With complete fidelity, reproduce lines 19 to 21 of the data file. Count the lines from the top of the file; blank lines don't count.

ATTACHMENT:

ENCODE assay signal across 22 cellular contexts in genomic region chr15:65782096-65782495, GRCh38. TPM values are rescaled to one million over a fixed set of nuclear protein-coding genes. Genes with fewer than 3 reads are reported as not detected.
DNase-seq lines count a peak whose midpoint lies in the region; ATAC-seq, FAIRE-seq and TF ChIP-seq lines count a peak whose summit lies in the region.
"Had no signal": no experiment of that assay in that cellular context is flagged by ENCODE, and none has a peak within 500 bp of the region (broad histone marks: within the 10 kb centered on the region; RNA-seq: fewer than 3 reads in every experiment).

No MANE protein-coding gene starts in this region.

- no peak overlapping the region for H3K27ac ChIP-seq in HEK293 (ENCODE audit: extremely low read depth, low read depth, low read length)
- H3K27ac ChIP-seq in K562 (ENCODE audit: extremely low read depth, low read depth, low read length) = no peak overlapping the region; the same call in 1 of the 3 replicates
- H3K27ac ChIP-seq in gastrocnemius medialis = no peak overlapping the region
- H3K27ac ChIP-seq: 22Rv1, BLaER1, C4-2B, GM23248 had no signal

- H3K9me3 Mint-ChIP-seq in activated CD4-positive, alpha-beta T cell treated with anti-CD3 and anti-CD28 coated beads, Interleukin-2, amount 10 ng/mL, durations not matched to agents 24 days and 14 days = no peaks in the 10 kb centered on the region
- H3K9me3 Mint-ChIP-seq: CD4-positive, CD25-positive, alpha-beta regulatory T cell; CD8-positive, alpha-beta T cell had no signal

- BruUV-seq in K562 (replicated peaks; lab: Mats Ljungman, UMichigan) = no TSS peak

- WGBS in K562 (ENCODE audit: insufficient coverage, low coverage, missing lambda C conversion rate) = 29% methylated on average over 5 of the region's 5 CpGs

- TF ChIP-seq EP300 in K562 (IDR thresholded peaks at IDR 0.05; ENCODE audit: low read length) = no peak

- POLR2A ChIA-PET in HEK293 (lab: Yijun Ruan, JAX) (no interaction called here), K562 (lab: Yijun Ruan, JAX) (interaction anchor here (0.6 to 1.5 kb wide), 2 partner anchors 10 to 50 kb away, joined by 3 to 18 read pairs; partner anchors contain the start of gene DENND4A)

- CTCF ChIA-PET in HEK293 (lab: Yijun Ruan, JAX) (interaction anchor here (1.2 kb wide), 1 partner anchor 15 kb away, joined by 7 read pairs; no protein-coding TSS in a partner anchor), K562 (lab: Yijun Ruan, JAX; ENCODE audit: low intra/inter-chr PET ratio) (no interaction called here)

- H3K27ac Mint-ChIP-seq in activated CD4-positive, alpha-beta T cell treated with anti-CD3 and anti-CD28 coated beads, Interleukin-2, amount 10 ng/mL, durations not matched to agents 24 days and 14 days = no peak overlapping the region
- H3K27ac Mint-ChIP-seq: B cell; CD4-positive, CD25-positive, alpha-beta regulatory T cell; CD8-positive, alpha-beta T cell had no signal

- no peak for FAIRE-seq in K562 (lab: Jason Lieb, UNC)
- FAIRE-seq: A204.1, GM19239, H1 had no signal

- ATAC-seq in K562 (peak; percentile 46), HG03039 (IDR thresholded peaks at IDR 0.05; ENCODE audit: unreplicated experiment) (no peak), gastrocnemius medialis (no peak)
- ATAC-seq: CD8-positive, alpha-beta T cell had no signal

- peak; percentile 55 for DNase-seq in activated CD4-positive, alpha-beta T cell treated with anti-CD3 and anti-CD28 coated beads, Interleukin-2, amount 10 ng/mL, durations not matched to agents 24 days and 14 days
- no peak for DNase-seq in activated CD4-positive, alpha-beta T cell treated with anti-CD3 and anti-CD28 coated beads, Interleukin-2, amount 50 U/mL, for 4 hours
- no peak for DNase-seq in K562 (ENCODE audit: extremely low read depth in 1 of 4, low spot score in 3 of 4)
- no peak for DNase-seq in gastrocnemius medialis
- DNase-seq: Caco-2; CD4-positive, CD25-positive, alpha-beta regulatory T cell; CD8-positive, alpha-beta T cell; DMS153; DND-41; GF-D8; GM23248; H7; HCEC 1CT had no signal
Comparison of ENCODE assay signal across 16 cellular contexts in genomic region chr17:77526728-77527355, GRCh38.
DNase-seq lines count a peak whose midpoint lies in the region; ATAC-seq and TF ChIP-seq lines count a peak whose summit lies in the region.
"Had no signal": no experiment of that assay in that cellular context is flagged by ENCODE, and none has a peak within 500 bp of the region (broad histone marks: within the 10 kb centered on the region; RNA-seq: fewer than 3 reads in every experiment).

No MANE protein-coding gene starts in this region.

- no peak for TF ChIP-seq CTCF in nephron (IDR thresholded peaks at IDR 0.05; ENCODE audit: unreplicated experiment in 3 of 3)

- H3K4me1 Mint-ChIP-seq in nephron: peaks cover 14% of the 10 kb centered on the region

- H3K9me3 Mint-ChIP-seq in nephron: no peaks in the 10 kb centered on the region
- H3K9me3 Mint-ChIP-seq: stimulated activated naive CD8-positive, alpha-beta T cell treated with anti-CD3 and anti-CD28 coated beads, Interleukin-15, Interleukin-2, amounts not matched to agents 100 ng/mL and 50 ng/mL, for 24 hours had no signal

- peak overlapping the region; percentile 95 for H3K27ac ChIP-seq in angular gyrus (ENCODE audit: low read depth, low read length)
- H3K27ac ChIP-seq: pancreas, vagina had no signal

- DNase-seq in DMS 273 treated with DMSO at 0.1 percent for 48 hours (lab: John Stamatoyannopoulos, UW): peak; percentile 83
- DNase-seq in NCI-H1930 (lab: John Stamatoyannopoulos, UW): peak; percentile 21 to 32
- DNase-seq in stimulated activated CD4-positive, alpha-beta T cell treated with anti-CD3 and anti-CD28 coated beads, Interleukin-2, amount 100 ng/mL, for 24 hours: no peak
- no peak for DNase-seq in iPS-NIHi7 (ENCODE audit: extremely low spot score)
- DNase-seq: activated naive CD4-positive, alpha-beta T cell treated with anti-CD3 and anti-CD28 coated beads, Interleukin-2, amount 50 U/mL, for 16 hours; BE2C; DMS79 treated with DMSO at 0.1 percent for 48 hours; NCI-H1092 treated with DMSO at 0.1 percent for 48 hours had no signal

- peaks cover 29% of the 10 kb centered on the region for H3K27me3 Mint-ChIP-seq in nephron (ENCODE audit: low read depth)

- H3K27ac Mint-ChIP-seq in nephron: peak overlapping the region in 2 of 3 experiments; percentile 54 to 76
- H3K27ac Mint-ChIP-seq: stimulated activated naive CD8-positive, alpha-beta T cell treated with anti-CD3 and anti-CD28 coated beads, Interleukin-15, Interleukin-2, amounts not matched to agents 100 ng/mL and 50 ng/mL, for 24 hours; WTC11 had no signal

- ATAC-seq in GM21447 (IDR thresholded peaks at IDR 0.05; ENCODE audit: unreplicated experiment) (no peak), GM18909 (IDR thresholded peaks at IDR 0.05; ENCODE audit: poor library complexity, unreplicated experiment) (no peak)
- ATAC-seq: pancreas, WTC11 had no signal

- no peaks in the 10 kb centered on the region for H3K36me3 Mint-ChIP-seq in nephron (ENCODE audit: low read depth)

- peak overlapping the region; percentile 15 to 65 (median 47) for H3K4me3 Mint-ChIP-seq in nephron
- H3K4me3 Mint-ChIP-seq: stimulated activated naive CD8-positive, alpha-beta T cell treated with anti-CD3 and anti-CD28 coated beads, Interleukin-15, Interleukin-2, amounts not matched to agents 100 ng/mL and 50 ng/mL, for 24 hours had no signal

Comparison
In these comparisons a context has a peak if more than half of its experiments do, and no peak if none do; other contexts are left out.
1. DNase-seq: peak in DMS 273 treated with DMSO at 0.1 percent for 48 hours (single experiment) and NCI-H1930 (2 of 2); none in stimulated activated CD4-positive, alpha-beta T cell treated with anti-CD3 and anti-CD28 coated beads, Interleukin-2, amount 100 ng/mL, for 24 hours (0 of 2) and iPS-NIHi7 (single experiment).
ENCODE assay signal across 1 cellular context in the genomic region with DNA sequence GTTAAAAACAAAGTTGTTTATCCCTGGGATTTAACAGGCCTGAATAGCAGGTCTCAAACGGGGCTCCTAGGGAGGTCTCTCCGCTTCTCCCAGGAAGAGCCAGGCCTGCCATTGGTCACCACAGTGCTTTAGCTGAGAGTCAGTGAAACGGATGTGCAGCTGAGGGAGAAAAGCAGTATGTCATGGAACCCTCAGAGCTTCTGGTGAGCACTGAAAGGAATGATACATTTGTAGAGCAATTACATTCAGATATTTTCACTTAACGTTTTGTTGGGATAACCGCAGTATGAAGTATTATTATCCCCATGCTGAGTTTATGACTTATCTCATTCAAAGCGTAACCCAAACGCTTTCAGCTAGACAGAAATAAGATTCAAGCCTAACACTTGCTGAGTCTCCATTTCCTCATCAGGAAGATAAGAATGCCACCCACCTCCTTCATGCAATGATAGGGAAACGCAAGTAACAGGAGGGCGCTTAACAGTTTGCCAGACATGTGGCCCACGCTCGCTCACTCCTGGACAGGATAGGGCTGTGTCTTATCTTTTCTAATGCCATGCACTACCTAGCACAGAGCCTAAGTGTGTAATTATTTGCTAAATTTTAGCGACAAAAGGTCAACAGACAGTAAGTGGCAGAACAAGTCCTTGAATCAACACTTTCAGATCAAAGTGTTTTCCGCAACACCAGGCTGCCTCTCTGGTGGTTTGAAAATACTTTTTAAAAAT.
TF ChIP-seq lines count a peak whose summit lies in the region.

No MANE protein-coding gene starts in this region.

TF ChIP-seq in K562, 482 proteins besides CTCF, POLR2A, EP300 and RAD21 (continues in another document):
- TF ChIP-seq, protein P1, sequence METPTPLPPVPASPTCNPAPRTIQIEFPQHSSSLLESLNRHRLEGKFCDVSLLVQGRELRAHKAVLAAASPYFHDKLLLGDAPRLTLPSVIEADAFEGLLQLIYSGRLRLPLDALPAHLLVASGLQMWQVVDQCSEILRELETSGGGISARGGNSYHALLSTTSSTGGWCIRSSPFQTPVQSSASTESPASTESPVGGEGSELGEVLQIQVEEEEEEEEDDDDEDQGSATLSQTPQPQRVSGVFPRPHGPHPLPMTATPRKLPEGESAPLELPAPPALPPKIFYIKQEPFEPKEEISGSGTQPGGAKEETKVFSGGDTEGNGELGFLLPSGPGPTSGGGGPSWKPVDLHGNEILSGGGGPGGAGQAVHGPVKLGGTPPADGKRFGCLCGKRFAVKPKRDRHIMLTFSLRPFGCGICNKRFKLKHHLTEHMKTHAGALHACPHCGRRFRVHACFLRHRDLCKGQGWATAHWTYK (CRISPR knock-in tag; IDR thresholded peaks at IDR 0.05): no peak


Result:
- FAIRE-seq: A204.1, GM19239, H1 had no signal

- ATAC-seq in K562 (peak; percentile 46), HG03039 (IDR thresholded peaks at IDR 0.05; ENCODE audit: unreplicated experiment) (no peak), gastrocnemius medialis (no peak)
- ATAC-seq: CD8-positive, alpha-beta T cell had no signal